Common lenders: TD, RBC, CIBC, BMO, most credit unions
Line of Credit: typically the minimum payment required is just the interest accrued, and so your minimum payment will increase as Prime increases.
I Have an Adjustable Rate Mortgage. How much will my payment increase?
A 0.5% increase to Prime will increase your mortgage payment by roughly $24/month for every $100,000 of mortgage debt (assuming a 25 year amortization). So if your mortgage is $300,000, your monthly payment would go up by $72.
I Have an Adjustable/Variable Rate Mortgage. Should I Lock it into a Fixed Rate?
The choice of being in an Adjustable/Variable or Fixed Rate mortgage always should always come down to weighing the pros and cons of each option against your personal budget and future plans.
Right now, if you want to lock in you will receive roughly 3.89-4.19% for a 5 year fixed rate. If your current mortgage is a pretty competitive adjustable/variable rate in the realm of Prime – 1%, you are currently paying 1.7% for your effective rate. Therefore, locking into a fixed rate will increase your mortgage interest rate by over 2% immediately. This will cause your mortgage payment to go up substantially right away, rather than waiting for slow increases to happen as Prime goes up.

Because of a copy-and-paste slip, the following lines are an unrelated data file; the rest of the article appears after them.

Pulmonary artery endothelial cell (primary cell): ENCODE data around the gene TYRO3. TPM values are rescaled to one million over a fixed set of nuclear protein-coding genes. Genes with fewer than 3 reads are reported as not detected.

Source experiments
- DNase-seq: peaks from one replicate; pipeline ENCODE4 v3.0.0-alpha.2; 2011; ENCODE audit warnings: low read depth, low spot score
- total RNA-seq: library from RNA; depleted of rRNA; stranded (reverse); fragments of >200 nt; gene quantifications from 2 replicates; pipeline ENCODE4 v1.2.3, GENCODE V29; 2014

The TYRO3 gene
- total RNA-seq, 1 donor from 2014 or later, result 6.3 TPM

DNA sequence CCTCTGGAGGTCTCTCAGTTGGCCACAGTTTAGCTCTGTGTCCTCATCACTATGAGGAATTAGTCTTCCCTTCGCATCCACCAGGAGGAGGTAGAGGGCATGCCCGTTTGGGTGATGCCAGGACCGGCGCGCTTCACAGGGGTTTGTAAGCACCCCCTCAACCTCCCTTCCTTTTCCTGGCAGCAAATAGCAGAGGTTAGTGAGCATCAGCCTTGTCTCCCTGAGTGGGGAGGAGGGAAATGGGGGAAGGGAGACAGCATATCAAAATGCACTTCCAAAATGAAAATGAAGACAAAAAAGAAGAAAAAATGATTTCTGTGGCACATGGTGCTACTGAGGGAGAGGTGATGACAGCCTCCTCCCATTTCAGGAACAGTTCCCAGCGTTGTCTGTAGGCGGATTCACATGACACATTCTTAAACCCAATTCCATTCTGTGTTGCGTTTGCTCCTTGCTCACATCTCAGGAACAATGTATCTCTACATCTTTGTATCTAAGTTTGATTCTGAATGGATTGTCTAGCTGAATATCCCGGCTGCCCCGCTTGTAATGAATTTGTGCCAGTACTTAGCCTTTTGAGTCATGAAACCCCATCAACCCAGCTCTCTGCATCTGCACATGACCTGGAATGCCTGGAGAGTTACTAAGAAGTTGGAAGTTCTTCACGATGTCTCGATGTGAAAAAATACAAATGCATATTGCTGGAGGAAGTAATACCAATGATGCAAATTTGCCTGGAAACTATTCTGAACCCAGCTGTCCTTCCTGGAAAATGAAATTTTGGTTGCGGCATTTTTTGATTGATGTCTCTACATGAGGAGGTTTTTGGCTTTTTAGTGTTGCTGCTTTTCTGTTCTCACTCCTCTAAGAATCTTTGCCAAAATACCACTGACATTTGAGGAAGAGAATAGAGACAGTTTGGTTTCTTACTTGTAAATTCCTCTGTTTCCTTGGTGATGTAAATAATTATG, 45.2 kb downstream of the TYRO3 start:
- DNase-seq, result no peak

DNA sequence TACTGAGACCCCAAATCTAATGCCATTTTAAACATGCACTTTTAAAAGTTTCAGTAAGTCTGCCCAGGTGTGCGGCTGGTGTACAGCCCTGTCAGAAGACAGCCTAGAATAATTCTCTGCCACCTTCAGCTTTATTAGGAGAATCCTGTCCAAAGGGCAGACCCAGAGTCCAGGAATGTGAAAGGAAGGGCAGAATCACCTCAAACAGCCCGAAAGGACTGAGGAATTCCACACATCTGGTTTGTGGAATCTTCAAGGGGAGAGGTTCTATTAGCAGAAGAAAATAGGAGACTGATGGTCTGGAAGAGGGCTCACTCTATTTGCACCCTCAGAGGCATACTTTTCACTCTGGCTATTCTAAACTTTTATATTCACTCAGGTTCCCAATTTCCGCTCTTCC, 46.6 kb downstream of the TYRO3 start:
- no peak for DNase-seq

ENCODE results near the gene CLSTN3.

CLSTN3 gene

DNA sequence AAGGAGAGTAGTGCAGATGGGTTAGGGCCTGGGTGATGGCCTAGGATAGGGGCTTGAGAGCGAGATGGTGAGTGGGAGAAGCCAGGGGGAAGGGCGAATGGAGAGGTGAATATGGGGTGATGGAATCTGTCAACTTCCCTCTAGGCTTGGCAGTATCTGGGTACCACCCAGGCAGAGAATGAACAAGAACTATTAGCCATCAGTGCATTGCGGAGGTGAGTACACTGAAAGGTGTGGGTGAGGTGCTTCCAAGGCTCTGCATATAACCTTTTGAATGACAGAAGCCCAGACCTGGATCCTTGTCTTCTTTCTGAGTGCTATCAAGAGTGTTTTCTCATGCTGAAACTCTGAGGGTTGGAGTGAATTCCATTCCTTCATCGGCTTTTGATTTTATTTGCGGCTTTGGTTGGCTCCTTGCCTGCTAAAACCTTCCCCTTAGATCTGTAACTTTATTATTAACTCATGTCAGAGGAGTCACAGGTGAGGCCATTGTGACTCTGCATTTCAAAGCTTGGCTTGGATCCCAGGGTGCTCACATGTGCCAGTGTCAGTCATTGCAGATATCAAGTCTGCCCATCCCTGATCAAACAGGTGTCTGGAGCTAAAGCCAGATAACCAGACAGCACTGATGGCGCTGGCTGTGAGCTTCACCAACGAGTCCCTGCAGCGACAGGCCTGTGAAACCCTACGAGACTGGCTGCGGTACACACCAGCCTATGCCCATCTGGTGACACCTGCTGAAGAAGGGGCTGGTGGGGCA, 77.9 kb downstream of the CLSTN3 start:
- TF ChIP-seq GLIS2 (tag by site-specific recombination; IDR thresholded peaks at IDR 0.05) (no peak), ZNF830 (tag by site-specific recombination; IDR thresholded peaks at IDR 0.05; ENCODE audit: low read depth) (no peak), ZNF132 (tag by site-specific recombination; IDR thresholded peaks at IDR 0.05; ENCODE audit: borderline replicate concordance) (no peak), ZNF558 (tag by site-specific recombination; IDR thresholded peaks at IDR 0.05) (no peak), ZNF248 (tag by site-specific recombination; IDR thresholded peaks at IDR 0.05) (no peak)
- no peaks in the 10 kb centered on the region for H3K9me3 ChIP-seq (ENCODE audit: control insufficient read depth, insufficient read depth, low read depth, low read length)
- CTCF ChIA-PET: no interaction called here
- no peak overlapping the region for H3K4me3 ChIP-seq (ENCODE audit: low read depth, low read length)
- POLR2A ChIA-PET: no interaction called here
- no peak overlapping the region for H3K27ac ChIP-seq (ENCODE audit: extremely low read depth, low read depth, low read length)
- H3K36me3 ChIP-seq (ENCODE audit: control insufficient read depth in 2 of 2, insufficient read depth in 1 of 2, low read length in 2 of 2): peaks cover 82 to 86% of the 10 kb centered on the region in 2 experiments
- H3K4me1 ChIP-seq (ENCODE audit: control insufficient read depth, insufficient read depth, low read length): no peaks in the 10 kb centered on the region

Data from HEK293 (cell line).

What you get for locking into a fixed rate is security – you know exactly what your payments will be for the next 5 years. If the Bank of Canada raises Prime by more than 2% over 2022-23 and keeps it that high or higher over 2024-27, you will end up better off for having locked in.
However, if the Bank of Canada raises Prime by less than 2% over the next 2 years, or ends up lowering Prime back down in 2024-26 once supply chains recover and they need to prevent a possible recession, then you could end up better of having stayed in your adjustable/variable rate mortgage.
Examples with Numbers
For a client that has a $300,000 adjustable rate mortgage at Prime – 1% (1.7% effective) and a 25 year amortization, the monthly payment today is about $1,228.
Locking into a Fixed Rate